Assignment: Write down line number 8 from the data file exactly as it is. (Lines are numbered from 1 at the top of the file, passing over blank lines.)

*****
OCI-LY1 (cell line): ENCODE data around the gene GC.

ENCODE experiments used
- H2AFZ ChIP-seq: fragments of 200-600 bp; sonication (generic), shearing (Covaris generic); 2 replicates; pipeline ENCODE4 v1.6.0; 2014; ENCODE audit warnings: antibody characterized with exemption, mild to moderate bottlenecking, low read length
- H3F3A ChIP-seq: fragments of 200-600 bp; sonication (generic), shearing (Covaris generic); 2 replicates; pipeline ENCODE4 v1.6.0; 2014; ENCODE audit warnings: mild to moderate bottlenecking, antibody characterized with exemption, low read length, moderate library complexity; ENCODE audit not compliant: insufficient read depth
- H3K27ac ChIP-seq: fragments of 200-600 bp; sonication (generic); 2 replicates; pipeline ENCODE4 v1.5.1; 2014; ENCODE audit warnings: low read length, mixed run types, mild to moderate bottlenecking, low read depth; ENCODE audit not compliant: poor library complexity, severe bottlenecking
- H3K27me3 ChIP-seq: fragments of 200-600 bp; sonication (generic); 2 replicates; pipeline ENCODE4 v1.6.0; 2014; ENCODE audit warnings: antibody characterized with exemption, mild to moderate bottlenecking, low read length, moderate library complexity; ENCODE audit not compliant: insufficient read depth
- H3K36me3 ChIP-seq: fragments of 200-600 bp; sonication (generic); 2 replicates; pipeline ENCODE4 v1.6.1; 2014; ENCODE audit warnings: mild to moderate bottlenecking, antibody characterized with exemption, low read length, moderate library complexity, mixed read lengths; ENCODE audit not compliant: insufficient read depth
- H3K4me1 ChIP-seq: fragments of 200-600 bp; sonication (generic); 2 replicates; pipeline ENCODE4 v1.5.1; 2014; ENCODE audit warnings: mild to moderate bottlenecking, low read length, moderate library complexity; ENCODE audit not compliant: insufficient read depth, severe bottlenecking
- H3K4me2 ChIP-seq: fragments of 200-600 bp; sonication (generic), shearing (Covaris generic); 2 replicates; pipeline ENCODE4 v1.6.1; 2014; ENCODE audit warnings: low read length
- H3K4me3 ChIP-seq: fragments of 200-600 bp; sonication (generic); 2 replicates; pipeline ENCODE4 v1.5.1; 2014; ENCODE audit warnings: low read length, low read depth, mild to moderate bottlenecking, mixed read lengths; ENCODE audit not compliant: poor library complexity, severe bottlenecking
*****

- H3K4me1 ChIP-seq: fragments of 200-600 bp; sonication (generic); 2 replicates; pipeline ENCODE4 v1.5.1; 2014; ENCODE audit warnings: mild to moderate bottlenecking, low read length, moderate library complexity; ENCODE audit not compliant: insufficient read depth, severe bottlenecking